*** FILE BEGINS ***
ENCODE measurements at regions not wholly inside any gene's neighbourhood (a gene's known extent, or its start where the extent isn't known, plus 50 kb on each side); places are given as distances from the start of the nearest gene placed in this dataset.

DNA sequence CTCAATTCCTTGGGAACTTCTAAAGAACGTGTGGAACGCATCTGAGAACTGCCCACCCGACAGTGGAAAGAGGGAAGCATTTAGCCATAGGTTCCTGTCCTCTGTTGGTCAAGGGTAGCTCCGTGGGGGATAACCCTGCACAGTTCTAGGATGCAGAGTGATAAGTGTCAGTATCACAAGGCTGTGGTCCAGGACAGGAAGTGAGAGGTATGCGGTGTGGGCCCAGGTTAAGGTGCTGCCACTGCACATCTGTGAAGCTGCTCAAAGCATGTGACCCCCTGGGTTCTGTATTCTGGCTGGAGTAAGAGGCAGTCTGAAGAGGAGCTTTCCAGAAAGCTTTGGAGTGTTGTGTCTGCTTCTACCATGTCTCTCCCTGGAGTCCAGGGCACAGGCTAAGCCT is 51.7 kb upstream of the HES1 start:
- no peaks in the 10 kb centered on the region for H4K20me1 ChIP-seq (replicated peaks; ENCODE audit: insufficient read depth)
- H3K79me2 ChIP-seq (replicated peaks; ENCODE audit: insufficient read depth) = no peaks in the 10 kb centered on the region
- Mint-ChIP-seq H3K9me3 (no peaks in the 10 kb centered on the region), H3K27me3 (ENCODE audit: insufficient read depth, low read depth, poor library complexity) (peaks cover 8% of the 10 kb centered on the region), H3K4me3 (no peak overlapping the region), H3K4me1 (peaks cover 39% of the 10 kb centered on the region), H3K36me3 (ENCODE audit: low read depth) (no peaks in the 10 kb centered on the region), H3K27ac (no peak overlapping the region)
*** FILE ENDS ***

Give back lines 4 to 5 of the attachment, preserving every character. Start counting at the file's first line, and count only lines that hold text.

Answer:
- H3K79me2 ChIP-seq (replicated peaks; ENCODE audit: insufficient read depth) = no peaks in the 10 kb centered on the region
- Mint-ChIP-seq H3K9me3 (no peaks in the 10 kb centered on the region), H3K27me3 (ENCODE audit: insufficient read depth, low read depth, poor library complexity) (peaks cover 8% of the 10 kb centered on the region), H3K4me3 (no peak overlapping the region), H3K4me1 (peaks cover 39% of the 10 kb centered on the region), H3K36me3 (ENCODE audit: low read depth) (no peaks in the 10 kb centered on the region), H3K27ac (no peak overlapping the region)